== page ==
Bloomberg Businessweek has just published my story on the conflict between jobs and health in southern Italy.
The southern Italian city of Taranto’s most distinctive feature isn’t its picturesque coastline, its cathedral, or its castle. It’s the heavy taste of metal in the air—a tang that leaves the unaccustomed visitor with a tingle in the back of the throat, the product of the Ilva steelworks. On one side of the bay stretch manicured sidewalks and coffee shops. On the other loom giant cranes and a forest of chimneys pumping smoke.
Ilva, the largest steel plant in Europe, has set off a conflict in the city of 190,000 between those worried about their health and those desperate to keep their jobs. It’s also put Italy’s government on a collision course with its judiciary, which wants the plant closed.
Over the past decade, environmentalists have exposed alarming levels of pollutants in the area around the plant. In 2008 roughly 2,000 sheep were slaughtered after their milk and meat were found to contain dangerous levels of dioxin. In the blue-collar neighborhood of Tamburi, on the same side of the bay as the plant, homes are infiltrated by a black powder that blows from slag heaps and drifts from smokestacks. Grazia Parisi, a pediatrician who once worked in the area, recalls finding the powder on her desk and examination bed every morning. “I was always washing my hands, washing my hands,” she says. “I left because I was also getting sick.”
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My piece on the Pope’s first Tweet has just been published by Time.
At first glance, the Pope taking to Twitter has the taste of anachronism: an 85-year-old pontiff, who still writes in longhand, tapping out messages 140 characters at a time. But when Benedict XVI sent out his first tweet on Wednesday, soon after his weekly audience in St. Peters’ Square, Vatican officials believe he will be following a long tradition of Christian communication. “This is not a new approach,” says Cardinal Gianfranco Ravasi, head of the Pontifical Council for Culture. “What’s new is the technique.” As for the long awaited tweet, it read: “Dear friends, I am pleased to get in touch with you through Twitter. Thank you for your generous response. I bless all of you from my heart.”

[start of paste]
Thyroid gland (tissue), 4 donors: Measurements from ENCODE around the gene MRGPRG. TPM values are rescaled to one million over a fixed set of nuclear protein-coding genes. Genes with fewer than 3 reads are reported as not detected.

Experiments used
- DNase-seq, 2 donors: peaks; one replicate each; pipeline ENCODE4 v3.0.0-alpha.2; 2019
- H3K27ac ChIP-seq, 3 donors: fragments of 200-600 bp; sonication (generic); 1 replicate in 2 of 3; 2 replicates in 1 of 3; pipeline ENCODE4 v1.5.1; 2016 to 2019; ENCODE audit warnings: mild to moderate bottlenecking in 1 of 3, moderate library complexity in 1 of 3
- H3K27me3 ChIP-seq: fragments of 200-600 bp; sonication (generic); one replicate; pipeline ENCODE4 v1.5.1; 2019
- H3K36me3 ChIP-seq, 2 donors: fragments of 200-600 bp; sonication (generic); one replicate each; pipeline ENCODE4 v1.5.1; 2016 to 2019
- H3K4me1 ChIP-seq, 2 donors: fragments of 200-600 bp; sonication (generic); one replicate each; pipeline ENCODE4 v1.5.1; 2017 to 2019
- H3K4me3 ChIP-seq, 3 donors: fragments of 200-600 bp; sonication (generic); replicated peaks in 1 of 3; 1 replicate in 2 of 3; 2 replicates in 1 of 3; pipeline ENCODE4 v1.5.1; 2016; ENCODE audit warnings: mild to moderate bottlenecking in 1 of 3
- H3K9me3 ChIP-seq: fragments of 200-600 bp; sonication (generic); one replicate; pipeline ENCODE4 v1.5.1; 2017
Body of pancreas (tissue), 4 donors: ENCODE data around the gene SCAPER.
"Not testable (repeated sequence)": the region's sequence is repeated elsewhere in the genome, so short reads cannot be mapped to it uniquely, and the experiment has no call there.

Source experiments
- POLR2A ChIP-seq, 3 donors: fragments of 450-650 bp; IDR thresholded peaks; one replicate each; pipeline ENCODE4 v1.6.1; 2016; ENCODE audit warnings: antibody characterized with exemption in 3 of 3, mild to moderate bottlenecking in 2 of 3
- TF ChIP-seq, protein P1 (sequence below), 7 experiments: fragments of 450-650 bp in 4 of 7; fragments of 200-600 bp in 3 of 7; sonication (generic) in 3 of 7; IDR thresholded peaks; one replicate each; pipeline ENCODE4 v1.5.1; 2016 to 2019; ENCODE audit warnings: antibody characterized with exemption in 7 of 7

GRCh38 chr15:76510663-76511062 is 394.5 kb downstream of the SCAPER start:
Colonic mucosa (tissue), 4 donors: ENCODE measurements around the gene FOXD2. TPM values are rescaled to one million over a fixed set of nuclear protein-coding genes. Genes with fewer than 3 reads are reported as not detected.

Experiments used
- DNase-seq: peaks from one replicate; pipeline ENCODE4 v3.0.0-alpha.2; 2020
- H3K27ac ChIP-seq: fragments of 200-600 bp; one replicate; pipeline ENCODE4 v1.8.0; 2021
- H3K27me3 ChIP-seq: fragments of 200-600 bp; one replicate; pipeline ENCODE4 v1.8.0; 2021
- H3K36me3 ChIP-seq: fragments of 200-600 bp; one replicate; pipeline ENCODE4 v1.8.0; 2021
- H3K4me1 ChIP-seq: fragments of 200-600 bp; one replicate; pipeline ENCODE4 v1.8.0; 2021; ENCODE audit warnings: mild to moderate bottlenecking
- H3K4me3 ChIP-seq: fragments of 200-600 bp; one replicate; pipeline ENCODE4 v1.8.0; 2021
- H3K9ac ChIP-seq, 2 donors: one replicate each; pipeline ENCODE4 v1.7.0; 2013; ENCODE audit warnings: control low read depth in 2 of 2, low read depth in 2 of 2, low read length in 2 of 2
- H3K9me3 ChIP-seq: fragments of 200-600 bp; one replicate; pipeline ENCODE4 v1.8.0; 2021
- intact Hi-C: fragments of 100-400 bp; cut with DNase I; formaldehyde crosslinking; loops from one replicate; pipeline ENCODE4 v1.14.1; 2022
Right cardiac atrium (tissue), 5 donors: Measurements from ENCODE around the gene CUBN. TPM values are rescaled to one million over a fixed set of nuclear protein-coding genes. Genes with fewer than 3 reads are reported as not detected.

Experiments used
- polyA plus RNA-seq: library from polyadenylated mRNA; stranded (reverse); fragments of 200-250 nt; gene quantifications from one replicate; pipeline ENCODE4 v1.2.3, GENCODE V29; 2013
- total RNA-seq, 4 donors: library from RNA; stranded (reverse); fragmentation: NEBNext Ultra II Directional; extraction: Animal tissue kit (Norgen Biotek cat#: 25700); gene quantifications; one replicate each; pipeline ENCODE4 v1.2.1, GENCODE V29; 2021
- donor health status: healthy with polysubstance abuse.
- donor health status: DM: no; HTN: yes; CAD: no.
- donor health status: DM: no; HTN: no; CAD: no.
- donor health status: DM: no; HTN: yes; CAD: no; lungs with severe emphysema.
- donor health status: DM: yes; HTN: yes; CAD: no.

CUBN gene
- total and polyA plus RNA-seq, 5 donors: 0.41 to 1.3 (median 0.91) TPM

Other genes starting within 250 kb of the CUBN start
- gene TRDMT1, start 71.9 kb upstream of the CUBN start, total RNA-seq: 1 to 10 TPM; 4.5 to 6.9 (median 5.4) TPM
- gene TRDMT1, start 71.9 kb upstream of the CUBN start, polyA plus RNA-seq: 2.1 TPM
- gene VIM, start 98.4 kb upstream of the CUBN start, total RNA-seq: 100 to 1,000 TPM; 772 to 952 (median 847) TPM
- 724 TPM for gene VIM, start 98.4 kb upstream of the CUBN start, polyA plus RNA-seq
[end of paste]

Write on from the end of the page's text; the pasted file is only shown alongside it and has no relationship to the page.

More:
On Wednesday, those first tweets will be answers to questions solicited from Twitter users under the hashtag #askpontifex. Cardinal Ravasi’s office is one of several charged with looking at submissions from #askpontifex. As a result, some of his staff have been screening tweets that range from the sincere to the buffoonish, from the political to the vulgar. (Some, referring the Catholic Church’s child abuse scandal, are both.) While some have worried that wading into the wild — often dirty — world of the Internet will demean the office of the Pope, Ravasi and his team see it as part of the pontiff’s pastoral mission to engage with all segments of society. “I see the Internet as a playground, and I see the church as playing the role of a responsible adult,” says Richard Rouse, the Cardinal’s spokesperson.
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My piece on Mario Monti’s resignation has just been published by Time.
The reaction to the news from Italy — that Prime Minister Mario Monti will soon step down to make way for early elections featuring the possible return of Silvio Berlusconi — has been nearly unanimously negative and, in some quarters, uncharacteristically vocal. “Worried about the resignation of Italian PM Mario Monti,” wrote Finland’s Minster for European Affairs, Alexander Stubb, in a tweet on Sunday morning. “I think he is one of the best European leaders we have.”
Martin Schulz, a German politician whom Berlusconi once likened to a concentration-camp guard, was more direct. “Europe needs stability,” he said, in an interview with the Italian news agency ANSA. “And Mr. Berlusconi is the opposite of stability.” Even Cardinal Angelo Bagnasco, head of the Italian Bishops’ Conference, expressed his worries. “We can’t allow a year of sacrifices to be ruined,” he said, referring to painful austerity measures Monti has introduced in order regain the confidence of the markets. “What’s stunning is the irresponsibility of those who think of their own interests while the house is still burning.” By Monday evening, the markets had weighed in as well, with the Milan Stock Exchange down 2.2% at the close of trading.
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Bloomberg Businessweek has just published my follow up on the Syrian cyberwar.
When the Internet went dark in Syria last month, it halted more than just the opposition’s Facebook campaigns and YouTube videos of atrocities committed by government forces. It caused a lot of action on the ground to grind down as well. “Most aid work stopped because the people involved could not exchange the needs and the addresses to which aid should be delivered,” says Susanne Fischer, Middle East program manager at the Institute for War & Peace Reporting, which offers training in digital security to activists in the Arab world. Fischer says that “some overworked activists were forced to take a break. When I asked one person inside what he had been doing while being cut off from the Internet, he said: ‘I played video games.’”
Syria’s civil war appears to have entered a decisive phase. Forces loyal to President Bashar al-Assad are digging in as rebel fighters close in on Damascus. It’s little coincidence that the rebels’ push toward the capital gained strength after activists regained access to the Internet following a two-day blackout in late November. It remains an open question, however, whether that momentum will be slowed should the government attempt to shut down the Web again.
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